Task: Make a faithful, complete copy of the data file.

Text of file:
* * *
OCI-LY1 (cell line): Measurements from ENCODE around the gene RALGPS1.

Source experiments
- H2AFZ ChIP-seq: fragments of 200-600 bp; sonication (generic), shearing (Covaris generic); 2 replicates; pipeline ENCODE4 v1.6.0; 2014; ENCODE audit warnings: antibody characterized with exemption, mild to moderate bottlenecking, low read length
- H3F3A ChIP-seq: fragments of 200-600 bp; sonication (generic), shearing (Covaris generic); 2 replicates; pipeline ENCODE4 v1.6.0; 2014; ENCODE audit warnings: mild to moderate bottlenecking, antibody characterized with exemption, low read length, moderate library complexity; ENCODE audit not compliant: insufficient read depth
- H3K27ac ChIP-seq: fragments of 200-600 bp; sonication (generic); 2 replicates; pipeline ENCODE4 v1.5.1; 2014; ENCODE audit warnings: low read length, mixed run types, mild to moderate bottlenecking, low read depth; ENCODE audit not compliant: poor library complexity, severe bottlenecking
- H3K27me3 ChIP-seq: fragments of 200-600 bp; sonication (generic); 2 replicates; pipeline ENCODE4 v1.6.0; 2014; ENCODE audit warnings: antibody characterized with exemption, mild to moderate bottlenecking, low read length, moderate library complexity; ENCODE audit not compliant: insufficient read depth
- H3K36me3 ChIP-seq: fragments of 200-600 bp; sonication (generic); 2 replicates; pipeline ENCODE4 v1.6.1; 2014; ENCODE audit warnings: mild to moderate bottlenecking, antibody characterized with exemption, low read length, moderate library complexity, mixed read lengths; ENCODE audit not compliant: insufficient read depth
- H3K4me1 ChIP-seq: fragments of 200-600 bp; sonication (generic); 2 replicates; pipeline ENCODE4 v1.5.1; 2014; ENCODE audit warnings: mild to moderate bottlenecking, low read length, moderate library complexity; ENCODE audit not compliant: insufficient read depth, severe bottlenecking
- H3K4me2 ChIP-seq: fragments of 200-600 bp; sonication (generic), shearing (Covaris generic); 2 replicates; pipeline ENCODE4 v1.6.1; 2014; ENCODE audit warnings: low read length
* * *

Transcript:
OCI-LY1 (cell line): Measurements from ENCODE around the gene RALGPS1.

Source experiments
- H2AFZ ChIP-seq: fragments of 200-600 bp; sonication (generic), shearing (Covaris generic); 2 replicates; pipeline ENCODE4 v1.6.0; 2014; ENCODE audit warnings: antibody characterized with exemption, mild to moderate bottlenecking, low read length
- H3F3A ChIP-seq: fragments of 200-600 bp; sonication (generic), shearing (Covaris generic); 2 replicates; pipeline ENCODE4 v1.6.0; 2014; ENCODE audit warnings: mild to moderate bottlenecking, antibody characterized with exemption, low read length, moderate library complexity; ENCODE audit not compliant: insufficient read depth
- H3K27ac ChIP-seq: fragments of 200-600 bp; sonication (generic); 2 replicates; pipeline ENCODE4 v1.5.1; 2014; ENCODE audit warnings: low read length, mixed run types, mild to moderate bottlenecking, low read depth; ENCODE audit not compliant: poor library complexity, severe bottlenecking
- H3K27me3 ChIP-seq: fragments of 200-600 bp; sonication (generic); 2 replicates; pipeline ENCODE4 v1.6.0; 2014; ENCODE audit warnings: antibody characterized with exemption, mild to moderate bottlenecking, low read length, moderate library complexity; ENCODE audit not compliant: insufficient read depth
- H3K36me3 ChIP-seq: fragments of 200-600 bp; sonication (generic); 2 replicates; pipeline ENCODE4 v1.6.1; 2014; ENCODE audit warnings: mild to moderate bottlenecking, antibody characterized with exemption, low read length, moderate library complexity, mixed read lengths; ENCODE audit not compliant: insufficient read depth
- H3K4me1 ChIP-seq: fragments of 200-600 bp; sonication (generic); 2 replicates; pipeline ENCODE4 v1.5.1; 2014; ENCODE audit warnings: mild to moderate bottlenecking, low read length, moderate library complexity; ENCODE audit not compliant: insufficient read depth, severe bottlenecking
- H3K4me2 ChIP-seq: fragments of 200-600 bp; sonication (generic), shearing (Covaris generic); 2 replicates; pipeline ENCODE4 v1.6.1; 2014; ENCODE audit warnings: low read length